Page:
Working Our Way Out of Privilege: Lessons from South Africa on Preparing White Americans for a National Transitional Justice Process

Main Article Content

Susan Wysor Nguema

Keywords

social work, whiteness, truth and transformation, reconciliation, racial injustice

Abstract

This study utilized difference-in-differences analysis to determine likelihood of confidence in four major public institutions over three periods of time in South Africa and the United States, two prior to South Africa’s transitional justice process and one after.  Results indicate that Black South African confidence rose while White South African confidence dropped drastically.  American confidence levels, for both races, remained relatively consistent over all three time periods.  The drastic drop in White South African likelihood of confidence points to possible feelings of loss related to power and privilege.  These results provide insight for social workers interested in addressing racial injustice in the United States, particularly for White social workers seeking to prepare White individuals for what a transitional justice process may look like and the resulting feelings of loss from the creation of a more equitable state.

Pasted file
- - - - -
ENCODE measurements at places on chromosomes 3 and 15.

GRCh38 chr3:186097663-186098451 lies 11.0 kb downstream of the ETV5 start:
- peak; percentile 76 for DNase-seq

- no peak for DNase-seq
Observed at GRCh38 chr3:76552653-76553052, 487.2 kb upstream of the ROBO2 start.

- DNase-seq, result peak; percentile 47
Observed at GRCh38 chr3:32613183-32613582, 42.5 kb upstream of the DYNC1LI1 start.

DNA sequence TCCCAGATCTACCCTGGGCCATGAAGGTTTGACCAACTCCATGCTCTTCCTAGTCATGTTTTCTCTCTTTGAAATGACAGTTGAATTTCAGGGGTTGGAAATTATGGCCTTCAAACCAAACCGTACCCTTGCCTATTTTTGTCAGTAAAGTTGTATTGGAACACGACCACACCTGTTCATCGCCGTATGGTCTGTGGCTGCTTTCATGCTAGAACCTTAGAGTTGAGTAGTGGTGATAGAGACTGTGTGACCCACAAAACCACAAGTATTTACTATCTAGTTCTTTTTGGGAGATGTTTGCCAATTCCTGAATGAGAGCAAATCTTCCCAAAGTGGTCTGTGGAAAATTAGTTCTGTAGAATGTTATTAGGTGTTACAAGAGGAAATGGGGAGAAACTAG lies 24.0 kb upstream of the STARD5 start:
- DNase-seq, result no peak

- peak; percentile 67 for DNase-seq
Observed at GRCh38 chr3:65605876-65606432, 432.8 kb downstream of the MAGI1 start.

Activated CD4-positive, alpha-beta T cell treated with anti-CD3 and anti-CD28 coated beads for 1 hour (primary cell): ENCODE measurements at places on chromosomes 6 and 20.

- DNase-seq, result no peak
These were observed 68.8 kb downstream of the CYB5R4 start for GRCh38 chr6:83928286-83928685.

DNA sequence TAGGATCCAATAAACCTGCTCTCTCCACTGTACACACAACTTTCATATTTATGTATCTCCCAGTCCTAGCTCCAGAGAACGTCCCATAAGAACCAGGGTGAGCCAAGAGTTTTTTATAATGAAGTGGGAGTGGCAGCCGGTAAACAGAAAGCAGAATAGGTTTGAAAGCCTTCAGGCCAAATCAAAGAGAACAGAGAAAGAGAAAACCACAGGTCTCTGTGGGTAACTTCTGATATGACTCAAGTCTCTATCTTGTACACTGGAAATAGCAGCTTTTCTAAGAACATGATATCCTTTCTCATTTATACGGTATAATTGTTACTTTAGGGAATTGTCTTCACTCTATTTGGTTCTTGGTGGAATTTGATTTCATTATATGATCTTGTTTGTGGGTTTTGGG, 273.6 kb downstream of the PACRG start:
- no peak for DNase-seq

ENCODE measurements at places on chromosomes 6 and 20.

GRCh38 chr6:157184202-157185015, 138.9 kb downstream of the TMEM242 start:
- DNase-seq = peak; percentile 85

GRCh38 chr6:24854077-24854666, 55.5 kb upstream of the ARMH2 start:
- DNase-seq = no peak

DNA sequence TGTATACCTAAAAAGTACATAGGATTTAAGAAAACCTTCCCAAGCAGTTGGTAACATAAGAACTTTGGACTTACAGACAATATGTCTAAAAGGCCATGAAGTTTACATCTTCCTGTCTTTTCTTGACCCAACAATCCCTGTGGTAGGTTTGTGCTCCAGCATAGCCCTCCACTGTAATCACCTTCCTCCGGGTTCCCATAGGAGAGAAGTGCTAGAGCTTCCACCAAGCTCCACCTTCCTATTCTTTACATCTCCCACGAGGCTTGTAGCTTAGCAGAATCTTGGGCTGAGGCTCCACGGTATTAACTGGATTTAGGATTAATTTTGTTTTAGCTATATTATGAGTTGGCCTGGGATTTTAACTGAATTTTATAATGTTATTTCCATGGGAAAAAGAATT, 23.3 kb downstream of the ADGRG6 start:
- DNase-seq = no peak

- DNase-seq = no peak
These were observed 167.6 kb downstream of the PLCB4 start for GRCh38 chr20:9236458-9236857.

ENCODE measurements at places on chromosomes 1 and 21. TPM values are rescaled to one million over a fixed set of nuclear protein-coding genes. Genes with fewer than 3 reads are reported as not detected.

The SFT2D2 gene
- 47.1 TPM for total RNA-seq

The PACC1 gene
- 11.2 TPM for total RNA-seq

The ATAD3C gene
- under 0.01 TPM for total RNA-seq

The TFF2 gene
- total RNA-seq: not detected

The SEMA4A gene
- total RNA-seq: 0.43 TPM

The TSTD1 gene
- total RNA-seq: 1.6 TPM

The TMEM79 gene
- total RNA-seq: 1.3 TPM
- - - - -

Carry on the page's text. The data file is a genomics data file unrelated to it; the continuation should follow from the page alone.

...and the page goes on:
Abstract 41 |

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